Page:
This week I came across an instagram article by The New Yorker about a habit formation term called “chunking”. Chunking sounds like a verb made up out of a noun. The article goes on to say our brain uses “chunking” to make living in our environment easy.
For example, our brain “chunks” all the following actions into one habit GET IN CAR AND GO:
unlocking car, opening door, sitting down, putting on seat belt, starting car, looking out rearview mirror, backing up, shifting gears, using break and gas pedals, steering car, checking traffic.
We become aware these unconscious actions exist as a habit when some of the actions need to be updated. Like having to use a key fob instead of an actual key for the new car. We keep trying to put our key in the lock until our primitive brain adds the key fob action to the GET IN CAR AND GO “chunked” habit.
Our unconscious primitive brain is sublimely elegant at “chunking” habit feedback loops. These loops are wonderfully described by Charles Duhigg in “The Power of Habit” as cue – action – reward. The brain builds habits so repetitive actions become easy and are rewarded each time!
Biology uses easy to survive. Our brain is designed to transform effort into easy. This saves us energy, increasing our survivability. We live because of persistent, robust feedback loops in our cells. Feedback loops are free of friction and happen over and over until we die. Essential processes like oxygenation, nutrition, and hydration are comprised of grouping or “chunking” feedback loops throughout our body to keep every cell alive and well.
Messing with our oxygenation, hydration and nutritional feedback loops can lead to organ damage or death. Smoking habits lead to COPD and cancer. Alcoholism habits damage the liver and kidneys. We are now learning that poor nutritional habits can lead to cancer, diabetes, heart disease, inflammation, mental illness, neurological disorders, immune diseases and overall poor quality of life.
I have screwed up my nutritional feedback loops by layering bad habits over biologically constructed feedback loops which tell me when I am in need of nutrition, when to stop eating, and how much fat I need to store or burn.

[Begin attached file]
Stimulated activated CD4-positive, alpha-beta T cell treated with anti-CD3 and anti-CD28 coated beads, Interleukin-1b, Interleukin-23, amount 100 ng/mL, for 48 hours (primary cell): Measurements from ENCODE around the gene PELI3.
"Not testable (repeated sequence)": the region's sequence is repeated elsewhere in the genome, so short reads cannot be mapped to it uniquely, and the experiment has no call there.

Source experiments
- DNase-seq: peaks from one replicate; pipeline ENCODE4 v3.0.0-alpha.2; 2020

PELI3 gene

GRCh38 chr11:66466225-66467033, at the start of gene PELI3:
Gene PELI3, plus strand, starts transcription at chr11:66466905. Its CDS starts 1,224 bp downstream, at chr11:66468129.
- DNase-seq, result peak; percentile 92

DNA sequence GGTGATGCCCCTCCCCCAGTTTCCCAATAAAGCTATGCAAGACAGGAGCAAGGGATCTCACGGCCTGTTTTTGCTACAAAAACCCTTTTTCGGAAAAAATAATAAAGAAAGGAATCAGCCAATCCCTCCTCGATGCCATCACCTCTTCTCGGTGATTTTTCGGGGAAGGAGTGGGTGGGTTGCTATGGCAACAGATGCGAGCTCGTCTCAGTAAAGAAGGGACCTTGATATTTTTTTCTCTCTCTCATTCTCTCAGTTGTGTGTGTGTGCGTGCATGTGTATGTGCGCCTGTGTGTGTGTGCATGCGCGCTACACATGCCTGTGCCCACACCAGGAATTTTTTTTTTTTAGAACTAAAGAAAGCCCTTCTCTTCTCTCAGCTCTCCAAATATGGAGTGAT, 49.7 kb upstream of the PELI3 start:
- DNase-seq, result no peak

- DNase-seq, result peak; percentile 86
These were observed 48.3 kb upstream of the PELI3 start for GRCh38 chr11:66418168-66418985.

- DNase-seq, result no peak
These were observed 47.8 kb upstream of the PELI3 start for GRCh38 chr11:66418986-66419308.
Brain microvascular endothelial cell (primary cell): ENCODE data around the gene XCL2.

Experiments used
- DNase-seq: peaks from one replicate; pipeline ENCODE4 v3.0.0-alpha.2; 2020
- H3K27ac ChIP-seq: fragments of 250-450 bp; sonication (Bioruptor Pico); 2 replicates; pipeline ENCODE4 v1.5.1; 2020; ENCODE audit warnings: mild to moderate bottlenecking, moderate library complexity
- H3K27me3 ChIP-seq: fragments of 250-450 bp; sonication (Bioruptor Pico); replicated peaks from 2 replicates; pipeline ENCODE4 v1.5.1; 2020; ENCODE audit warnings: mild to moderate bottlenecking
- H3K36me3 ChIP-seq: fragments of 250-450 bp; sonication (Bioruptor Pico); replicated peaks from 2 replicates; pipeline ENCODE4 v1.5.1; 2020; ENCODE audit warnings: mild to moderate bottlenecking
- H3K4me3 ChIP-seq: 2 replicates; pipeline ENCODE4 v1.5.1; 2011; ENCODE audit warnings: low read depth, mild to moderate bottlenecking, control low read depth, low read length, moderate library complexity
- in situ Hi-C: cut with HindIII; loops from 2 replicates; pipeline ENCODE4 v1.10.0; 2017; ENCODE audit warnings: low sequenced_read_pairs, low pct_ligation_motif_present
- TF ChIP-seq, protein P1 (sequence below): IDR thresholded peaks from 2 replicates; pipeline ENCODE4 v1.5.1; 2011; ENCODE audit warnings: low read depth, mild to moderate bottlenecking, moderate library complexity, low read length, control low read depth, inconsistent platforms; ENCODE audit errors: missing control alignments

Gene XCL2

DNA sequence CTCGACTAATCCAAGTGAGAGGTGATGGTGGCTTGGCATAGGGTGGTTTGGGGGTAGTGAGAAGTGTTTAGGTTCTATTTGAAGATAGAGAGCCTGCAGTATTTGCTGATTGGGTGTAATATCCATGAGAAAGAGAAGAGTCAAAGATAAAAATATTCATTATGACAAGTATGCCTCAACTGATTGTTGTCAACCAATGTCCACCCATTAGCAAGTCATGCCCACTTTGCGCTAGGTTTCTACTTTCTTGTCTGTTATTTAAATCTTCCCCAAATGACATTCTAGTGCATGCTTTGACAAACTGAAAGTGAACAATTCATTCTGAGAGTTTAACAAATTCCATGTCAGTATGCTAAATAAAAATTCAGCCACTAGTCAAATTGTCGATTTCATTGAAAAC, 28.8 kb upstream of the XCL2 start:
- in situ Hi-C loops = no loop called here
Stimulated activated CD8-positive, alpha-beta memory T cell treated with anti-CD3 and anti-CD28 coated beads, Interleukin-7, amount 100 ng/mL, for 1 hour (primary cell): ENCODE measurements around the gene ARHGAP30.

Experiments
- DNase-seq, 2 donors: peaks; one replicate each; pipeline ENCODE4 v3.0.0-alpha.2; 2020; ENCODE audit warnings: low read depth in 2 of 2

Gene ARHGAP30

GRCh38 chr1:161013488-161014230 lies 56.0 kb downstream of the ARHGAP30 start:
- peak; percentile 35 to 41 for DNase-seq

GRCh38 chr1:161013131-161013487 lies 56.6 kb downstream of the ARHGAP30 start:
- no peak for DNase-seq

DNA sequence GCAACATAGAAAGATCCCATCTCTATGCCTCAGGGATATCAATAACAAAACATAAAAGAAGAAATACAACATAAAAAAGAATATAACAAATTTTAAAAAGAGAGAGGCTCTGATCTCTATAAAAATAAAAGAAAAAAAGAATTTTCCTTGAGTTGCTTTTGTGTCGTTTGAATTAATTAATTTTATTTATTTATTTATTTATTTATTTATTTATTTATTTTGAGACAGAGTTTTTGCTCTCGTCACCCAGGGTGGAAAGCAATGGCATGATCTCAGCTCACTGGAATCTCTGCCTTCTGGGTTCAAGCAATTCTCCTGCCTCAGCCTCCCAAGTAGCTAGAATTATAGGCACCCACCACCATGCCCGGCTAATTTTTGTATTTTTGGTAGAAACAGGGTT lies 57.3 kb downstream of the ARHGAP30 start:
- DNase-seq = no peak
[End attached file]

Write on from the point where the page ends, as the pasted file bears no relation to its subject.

I have practiced my bad nutritional habits so much they are now persistent, robust and frictionless. They override my body’s normal feedback loops and keep extra fat on my body.
So, if I want to undo my habits?
I need to create new habits to override my bad
- shopping habits
- cooking habits
- dining out habits
- food storage habits
- meal eating habits
This week I picked apart my food shopping habits.
My habit has been to stop by a grocery store 3-4 times a week giving my primitive brain lots of chances to habitually buy food I do not need. Now I only shop once a week with my shopping buddy, a shopping list, so I do not buy chips, dessert, and bread.
But that little voice in my head still screams to stop every time I pass a grocery store after work and basically every time I am in the car outside of my house!
See that little green me in the car? She will get bigger every time I drive by without stopping:) Because it IS easier to not stop! Stopping to shop costs me money, time, effort, and helps me gain weight.
By the way I need to mention how happy and warm inside it makes me to see all the people at work eating healthier and even losing weight! I’m not sure this blog is making a difference but leveling up everyone’s awareness about the fact that we are what we eat is! Way to go everyone:)